Yiddish, an amalgam of German, Hebrew, and Aramaic written in Hebrew characters, was once the main Jewish dialect in Eastern Europe. But in Israel it was seen as the prime competition to the revival of Hebrew, according to Avraham Novershtern, the director of the Beth Shalom Aleichem Yiddish cultural center in Tel Aviv. “There was a conscious decision which began in early 20th century that Hebrew would be the language of the new state, and in that decision, there was violence against Yiddish,” said Novershtern. He described incidents of kiosks being burnt for selling Yiddish papers. In the 1930s and ’40s, Yiddish movies were sometimes kept from screens. Fights broke out on the streets over the public use of Yiddish.
Along with this intimidation, there emerged a movement to preserve the old language. The Association of Yiddish Writers and Journalists was founded in 1928; it has been housed in Tel Aviv’s Beit Leivik since 1970 and has printed more than 100 books. The current chairman, Daniel Galay, said he notices a recent change in the status of Yiddish, which he also grew up speaking in Argentina. More and more students are signing up for language courses, including about 20 this year. Twenty years ago, Galay said, “the opposition to Yiddish was still very strong. There were pro-Yiddish waves, in the 1980s, and but it went up and down. Today the situation is different.”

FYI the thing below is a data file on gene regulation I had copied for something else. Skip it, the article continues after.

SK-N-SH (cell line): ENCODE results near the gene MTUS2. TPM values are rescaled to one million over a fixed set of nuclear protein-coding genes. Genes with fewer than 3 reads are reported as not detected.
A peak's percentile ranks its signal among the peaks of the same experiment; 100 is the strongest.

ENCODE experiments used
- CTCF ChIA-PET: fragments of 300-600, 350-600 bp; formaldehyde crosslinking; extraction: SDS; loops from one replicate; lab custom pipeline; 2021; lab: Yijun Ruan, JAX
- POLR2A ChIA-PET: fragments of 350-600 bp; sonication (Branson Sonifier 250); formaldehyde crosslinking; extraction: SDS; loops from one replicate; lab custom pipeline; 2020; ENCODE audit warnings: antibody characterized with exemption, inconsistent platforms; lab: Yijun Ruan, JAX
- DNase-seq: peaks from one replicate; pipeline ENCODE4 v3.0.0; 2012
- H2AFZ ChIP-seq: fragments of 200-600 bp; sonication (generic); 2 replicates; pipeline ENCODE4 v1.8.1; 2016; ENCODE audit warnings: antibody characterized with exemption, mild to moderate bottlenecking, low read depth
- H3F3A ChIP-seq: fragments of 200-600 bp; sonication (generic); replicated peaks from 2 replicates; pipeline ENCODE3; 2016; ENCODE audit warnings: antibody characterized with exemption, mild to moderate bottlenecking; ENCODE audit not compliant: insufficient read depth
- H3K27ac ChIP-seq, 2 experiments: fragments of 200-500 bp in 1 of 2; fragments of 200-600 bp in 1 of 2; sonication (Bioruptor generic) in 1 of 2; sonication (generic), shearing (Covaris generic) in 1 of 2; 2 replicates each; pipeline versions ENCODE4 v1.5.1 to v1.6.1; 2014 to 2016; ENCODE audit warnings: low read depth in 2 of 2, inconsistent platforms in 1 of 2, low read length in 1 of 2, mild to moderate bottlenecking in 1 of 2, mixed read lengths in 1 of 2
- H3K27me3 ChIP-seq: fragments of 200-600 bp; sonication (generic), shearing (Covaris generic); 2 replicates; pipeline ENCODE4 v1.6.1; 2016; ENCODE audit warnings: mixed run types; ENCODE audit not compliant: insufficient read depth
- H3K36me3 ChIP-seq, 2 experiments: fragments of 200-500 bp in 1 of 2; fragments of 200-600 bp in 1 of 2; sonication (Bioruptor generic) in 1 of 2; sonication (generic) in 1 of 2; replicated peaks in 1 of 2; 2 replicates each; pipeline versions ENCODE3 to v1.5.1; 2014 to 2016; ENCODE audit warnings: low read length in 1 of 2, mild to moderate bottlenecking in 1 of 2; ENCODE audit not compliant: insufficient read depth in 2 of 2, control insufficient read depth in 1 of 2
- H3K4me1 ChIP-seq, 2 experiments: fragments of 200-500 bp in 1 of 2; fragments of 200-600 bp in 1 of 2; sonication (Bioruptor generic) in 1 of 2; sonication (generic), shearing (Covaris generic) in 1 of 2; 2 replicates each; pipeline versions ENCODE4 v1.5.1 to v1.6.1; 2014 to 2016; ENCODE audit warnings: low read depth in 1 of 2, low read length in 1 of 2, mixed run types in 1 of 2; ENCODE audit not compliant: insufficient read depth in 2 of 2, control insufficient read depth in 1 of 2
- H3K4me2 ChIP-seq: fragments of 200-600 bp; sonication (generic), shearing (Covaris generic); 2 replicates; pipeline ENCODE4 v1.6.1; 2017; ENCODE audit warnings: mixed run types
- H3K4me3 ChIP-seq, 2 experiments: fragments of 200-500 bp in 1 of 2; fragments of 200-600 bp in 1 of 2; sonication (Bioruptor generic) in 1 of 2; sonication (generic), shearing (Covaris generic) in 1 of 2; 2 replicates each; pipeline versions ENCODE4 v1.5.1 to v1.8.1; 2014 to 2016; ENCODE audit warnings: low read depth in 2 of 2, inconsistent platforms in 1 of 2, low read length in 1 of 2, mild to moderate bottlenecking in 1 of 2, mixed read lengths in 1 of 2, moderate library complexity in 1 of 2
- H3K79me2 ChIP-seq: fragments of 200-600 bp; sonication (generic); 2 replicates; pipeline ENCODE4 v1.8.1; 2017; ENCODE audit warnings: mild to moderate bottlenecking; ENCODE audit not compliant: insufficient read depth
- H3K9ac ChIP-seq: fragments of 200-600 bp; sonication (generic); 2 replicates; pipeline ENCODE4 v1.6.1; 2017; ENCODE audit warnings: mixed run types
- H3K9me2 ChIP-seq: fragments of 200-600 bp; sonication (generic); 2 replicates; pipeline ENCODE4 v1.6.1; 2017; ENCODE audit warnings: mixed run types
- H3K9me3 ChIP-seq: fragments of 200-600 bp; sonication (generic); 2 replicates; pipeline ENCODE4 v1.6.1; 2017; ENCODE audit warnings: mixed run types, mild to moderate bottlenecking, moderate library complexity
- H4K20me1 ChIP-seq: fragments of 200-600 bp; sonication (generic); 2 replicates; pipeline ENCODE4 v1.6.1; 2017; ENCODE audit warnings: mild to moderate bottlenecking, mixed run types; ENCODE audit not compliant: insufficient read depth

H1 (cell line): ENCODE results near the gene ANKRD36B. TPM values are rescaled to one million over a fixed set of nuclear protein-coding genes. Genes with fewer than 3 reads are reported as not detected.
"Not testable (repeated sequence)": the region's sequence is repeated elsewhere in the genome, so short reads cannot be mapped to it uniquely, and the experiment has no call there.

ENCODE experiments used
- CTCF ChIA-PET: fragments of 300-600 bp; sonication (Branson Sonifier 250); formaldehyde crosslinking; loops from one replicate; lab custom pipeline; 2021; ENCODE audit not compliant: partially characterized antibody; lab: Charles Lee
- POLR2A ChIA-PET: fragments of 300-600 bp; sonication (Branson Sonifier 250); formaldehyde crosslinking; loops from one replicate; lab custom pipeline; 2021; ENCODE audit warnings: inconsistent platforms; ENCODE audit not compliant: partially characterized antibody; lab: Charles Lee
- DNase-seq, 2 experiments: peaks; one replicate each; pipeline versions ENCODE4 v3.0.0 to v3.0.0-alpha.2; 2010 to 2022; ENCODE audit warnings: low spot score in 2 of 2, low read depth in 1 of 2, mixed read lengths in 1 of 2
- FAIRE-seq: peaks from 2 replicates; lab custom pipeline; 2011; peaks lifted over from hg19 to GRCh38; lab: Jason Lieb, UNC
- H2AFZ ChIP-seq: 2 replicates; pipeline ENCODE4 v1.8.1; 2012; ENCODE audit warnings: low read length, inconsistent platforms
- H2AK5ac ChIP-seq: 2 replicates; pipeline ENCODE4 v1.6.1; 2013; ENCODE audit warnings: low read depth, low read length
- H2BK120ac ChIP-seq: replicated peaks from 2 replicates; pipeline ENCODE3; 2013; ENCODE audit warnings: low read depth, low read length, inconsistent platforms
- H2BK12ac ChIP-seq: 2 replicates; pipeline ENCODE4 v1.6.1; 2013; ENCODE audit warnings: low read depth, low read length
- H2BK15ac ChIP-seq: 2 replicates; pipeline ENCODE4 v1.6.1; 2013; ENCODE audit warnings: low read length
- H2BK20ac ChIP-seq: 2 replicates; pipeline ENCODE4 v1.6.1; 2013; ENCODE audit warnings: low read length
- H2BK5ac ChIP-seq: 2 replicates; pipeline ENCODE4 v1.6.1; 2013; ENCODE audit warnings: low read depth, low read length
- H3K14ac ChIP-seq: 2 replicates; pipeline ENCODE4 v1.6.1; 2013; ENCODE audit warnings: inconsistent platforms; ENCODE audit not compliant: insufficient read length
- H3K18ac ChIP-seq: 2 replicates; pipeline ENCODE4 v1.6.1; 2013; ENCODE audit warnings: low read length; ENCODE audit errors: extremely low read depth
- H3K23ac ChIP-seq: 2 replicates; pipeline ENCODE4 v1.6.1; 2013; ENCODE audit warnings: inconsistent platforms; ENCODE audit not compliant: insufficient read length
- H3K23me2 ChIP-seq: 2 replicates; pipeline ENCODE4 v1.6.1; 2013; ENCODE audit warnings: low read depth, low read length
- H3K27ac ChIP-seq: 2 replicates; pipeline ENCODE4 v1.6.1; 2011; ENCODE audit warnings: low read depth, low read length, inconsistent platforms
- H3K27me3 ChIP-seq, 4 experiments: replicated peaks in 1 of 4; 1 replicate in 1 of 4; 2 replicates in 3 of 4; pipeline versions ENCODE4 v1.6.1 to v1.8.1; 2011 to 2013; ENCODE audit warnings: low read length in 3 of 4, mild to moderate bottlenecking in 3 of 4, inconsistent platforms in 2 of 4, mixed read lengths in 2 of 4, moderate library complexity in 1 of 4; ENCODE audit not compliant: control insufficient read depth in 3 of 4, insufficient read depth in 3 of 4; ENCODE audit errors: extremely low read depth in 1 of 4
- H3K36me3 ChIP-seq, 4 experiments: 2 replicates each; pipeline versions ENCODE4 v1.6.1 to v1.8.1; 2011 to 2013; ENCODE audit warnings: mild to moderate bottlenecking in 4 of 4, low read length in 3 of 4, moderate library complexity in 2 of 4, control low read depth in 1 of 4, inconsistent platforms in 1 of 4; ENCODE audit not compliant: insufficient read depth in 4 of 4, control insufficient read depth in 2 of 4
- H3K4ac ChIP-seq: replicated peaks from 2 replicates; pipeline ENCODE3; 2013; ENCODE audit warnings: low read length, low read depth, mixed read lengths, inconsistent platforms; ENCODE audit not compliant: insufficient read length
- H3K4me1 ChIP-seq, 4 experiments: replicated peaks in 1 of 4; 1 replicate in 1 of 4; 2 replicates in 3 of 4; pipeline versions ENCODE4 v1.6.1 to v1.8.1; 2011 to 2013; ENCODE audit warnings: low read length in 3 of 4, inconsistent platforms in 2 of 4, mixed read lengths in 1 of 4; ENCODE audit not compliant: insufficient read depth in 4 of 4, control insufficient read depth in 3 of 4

Tel Aviv remains at the center of the Yiddish revival in Israel, as most of the city’s residents trace their roots to Eastern Europe. While Orthodox Jews in Jerusalem also speak Yiddish, they are not connected to the secular literature and courses offered in the coastal city.
Eliezer Ceizler, assistant director of productions and administration at Tel Aviv’s Yiddishpiel Yiddish theater, which was founded in 1987, said the company now runs more than 300 plays a year in theaters and retirement homes around Israel. This month, the theater is performing God, Man, and the Devil, a play about a simple, religious man who wins the lottery. Most of his audience is older, Ceizler said, but he also sees younger Yiddish speakers.
A spokeswoman for the Ministry of Education said that about 500 high-school students will likely take the Yiddish matriculation exam in 2012, up from 400 the year before.
Cahan said he has also developed a lecture for Israeli high-school students preparing to visit the concentration camps of Eastern Europe. “About the destruction they will hear plenty,” he said. “I bring newspapers and books and magazines to their classrooms so they can touch and feel and get a sense of the life that was”—and the language that was spoken there.